Three Poker Books for the Holidays
by Carson Cashman | December 6, 2010
Are you considering a gift for a poker player this holiday season? Unsure what to get them? Before you stomp off to the mall to buy a print of dogs playing poker, consider who the gift is going to. Unless your friend has a great sense of humor, the chances are that you may be better off with a more practical gift selection this year. If you're looking for a gift that goes beyond a book, check out last year's holiday poker gift article.
A great book should change its reader. I truly believe that Professional No-Limit Hold 'em: Volume I has changed my poker game dramatically. This book focuses on teaching the player how to evaluate the stack sizes at the table and introduces a very useful concept, the stack to pot ratio, or SPR. This concept is vital to a successful no limit holdem cash game strategy, especially deep stacked poker. I enjoyed reading this book and enjoyed playing even more after reading it.
My next suggestion is a no-brainer. Buy Harrington on Hold 'em Expert Strategy for No Limit Tournaments, Vol. 1: Strategic Play This book should be in every tournament poker player's collection. Author Dan Harrington won the World Series of Poker Main Event in 1995. He then made the WSOP Main Event final table in 2003... and then again in 2004! Back to back final tables at the Main Event. Which is incredible. This $20 book has helped hundreds if not thousands of people find their way to final tables of their own. Volume One will help lay a great foundation for understanding poker tournaments. If you can afford it, buy all three books in the series for the complete package. Volume Two deals with the later stages of a poker tournament, and provides a more in depth look at making crucial decisions (inflection points, as Harrington calls them). Volume Three is the workbook and is filled with hand examples for the serious student.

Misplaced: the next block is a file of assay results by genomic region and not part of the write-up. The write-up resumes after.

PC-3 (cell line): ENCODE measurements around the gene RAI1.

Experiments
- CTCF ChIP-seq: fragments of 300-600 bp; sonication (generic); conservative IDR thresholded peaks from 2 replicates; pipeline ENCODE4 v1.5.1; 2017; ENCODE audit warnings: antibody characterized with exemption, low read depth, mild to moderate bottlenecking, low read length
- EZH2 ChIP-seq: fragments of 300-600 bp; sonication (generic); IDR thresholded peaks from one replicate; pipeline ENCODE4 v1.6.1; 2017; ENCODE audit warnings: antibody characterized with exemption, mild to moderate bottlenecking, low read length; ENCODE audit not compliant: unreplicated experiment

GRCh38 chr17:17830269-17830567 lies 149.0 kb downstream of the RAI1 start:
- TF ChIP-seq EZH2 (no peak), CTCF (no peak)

If you are buying gifts for a math or analytical type, look no further. No Limit Hold 'em: Theory and Practice, written by David Skalansky and Ed Miller, is a terrific exploration of how experts evaluate poker situations. You will be presented with mathematical explanations of some common poker situations, like betting on the river to extract the most value, bluffing, blocking bets, evaluating draws and implied odds. This material is for intermediate to advanced players. May I also suggest this present for anyone who would tell you that poker is not a game of skill. Give them this book, ask them to read it and then ask them if they still think poker is a game of chance. My guess is they'll concede the argument.